Sculpture Show

Finalists in the 2008 Ola Cohn Sculpture Award are on exhibition at City Library. Ten sculptures showing the diversity of contemporary sculpture from figurative to funky, fabric to kinetic.

The winner of the 2008 Ola Cohn Sculpture Award is Patrick Delbosc for his sculpture ‘Tween’, a bulbous bronze plated form on two stumpy legs. Patrick Delbosc is a former Diploma of Visual Arts student at CAE.

Patrick Delbosc says: “This work explores the nature of family and of reactions to society life. Full of life, ‘Tween’ engages in an emotional conversation about love and seduction, but also the changing loving relation between persons within a family. The warm copper materials, changing colour over time and light conditions aim at enhancing this expression of change, discovery, excitement and pleasure.”

Other sculptures on exhibition include Antonia Goodfellow’s “Wormhole” is a kaleidoscope-like creation playing with light, space and mirrors. Carl Scrase’s construction of super-balls and toothpicks; which I had seen when it was previously exhibited in Seventh Gallery April 2008, in the group show “We’ve Got a Love Like Electric Sound” (see entry Only Rock’n’Roll)

There were two of the sculptors were working with fabric. Catherine O’Leary covered telephones with material. And Kate Just created a knitted-fabric covered figure sinking in knitted brown mud watering a green carpet lawn ambiguously titled “Paradise”.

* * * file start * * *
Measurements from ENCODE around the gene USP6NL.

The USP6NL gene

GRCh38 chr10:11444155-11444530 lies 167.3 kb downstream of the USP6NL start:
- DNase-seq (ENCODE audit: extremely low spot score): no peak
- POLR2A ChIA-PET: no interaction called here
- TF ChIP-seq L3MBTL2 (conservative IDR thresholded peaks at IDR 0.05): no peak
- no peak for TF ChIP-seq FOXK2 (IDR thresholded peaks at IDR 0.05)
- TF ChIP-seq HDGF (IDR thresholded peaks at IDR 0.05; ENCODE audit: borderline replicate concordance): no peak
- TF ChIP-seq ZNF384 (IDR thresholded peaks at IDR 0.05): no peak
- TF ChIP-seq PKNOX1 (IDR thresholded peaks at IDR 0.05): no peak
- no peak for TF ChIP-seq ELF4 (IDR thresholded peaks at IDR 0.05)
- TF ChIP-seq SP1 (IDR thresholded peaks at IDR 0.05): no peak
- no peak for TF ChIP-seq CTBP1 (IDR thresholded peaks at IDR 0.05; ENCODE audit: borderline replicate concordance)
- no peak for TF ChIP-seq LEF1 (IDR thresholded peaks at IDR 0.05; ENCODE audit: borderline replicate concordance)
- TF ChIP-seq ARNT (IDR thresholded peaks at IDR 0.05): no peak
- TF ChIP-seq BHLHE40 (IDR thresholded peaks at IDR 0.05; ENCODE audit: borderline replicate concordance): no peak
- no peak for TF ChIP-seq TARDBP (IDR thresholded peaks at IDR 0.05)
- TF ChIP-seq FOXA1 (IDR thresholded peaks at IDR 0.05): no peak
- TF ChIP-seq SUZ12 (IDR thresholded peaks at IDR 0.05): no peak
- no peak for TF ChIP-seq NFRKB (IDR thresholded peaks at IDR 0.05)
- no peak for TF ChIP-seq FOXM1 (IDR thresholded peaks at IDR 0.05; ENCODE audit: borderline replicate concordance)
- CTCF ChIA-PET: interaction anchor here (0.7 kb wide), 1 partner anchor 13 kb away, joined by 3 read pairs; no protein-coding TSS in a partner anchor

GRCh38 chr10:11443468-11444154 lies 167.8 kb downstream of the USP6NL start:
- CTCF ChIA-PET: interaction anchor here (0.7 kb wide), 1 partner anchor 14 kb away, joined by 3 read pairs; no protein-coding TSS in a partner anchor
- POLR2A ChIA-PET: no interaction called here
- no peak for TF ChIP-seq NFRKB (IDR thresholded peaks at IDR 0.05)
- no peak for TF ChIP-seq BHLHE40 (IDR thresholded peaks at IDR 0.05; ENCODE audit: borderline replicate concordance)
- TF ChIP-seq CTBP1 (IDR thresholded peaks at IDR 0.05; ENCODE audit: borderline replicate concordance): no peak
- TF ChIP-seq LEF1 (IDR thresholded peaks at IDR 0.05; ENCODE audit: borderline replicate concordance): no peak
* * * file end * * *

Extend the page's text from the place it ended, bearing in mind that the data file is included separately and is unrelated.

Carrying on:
And my personal favorite James Cattell’s “The Vigilant Insomniac”, a very engaging kinetic sculpture. Everyone wanted to play with it and the “Please touch” sign gave permission. When the handle was cranked the sculpture rotated jerkily, bells rang and its many eyes winked and blinked. Cattell works in a number of media: ceramics, sculpture, wood and metal, painting, and does children’s book illustration. He created the Children’s Sculpture Garden at Linden Gallery, St Kilda and ceramic pavement inlays in the Bourke Street Mall. Cattell studied Fine Art at Elam School of Art, Auckland.

James Cattell says: “I live to do art and have practised this through painting and sculpture, as well as puppetry and illustration. I will attempt almost any medium or format, as long as I can use my hands to create the work.”

There are also sculptures by Christopher Bold, Katie Weedon, Natasha Frisch, Peter Rosman and, an old sandstone carving by Ola Cohn, herself (not an entry but a reminder).

About Mark Holsworth

Writer, independent researcher and artist, Mark Holsworth is the author of the book Sculptures of Melbourne. View all posts by Mark Holsworth

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